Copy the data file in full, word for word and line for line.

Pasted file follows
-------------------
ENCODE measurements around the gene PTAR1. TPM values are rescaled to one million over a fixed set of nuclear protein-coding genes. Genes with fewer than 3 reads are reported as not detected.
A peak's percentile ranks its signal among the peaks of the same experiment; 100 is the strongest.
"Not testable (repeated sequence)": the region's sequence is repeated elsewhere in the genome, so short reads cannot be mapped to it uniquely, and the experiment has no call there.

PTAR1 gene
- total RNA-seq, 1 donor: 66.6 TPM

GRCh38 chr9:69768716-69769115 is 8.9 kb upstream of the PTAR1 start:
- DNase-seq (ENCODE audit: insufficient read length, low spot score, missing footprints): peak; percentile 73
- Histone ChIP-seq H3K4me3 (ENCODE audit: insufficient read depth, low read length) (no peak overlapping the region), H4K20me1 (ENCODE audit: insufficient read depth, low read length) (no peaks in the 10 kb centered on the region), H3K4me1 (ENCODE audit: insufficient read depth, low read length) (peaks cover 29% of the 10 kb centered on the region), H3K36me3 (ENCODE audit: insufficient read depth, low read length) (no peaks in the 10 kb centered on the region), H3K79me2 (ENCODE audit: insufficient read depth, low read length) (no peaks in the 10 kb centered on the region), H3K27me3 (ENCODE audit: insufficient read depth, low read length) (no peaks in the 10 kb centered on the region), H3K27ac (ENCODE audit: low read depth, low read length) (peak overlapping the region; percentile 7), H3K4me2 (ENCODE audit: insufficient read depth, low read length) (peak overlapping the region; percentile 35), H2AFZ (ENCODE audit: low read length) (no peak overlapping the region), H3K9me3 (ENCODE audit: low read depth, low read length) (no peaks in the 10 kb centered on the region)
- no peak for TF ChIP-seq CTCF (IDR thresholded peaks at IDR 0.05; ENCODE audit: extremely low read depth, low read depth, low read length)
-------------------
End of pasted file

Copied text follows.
ENCODE measurements around the gene PTAR1. TPM values are rescaled to one million over a fixed set of nuclear protein-coding genes. Genes with fewer than 3 reads are reported as not detected.
A peak's percentile ranks its signal among the peaks of the same experiment; 100 is the strongest.
"Not testable (repeated sequence)": the region's sequence is repeated elsewhere in the genome, so short reads cannot be mapped to it uniquely, and the experiment has no call there.

PTAR1 gene
- total RNA-seq, 1 donor: 66.6 TPM

GRCh38 chr9:69768716-69769115 is 8.9 kb upstream of the PTAR1 start:
- DNase-seq (ENCODE audit: insufficient read length, low spot score, missing footprints): peak; percentile 73
- Histone ChIP-seq H3K4me3 (ENCODE audit: insufficient read depth, low read length) (no peak overlapping the region), H4K20me1 (ENCODE audit: insufficient read depth, low read length) (no peaks in the 10 kb centered on the region), H3K4me1 (ENCODE audit: insufficient read depth, low read length) (peaks cover 29% of the 10 kb centered on the region), H3K36me3 (ENCODE audit: insufficient read depth, low read length) (no peaks in the 10 kb centered on the region), H3K79me2 (ENCODE audit: insufficient read depth, low read length) (no peaks in the 10 kb centered on the region), H3K27me3 (ENCODE audit: insufficient read depth, low read length) (no peaks in the 10 kb centered on the region), H3K27ac (ENCODE audit: low read depth, low read length) (peak overlapping the region; percentile 7), H3K4me2 (ENCODE audit: insufficient read depth, low read length) (peak overlapping the region; percentile 35), H2AFZ (ENCODE audit: low read length) (no peak overlapping the region), H3K9me3 (ENCODE audit: low read depth, low read length) (no peaks in the 10 kb centered on the region)
- no peak for TF ChIP-seq CTCF (IDR thresholded peaks at IDR 0.05; ENCODE audit: extremely low read depth, low read depth, low read length)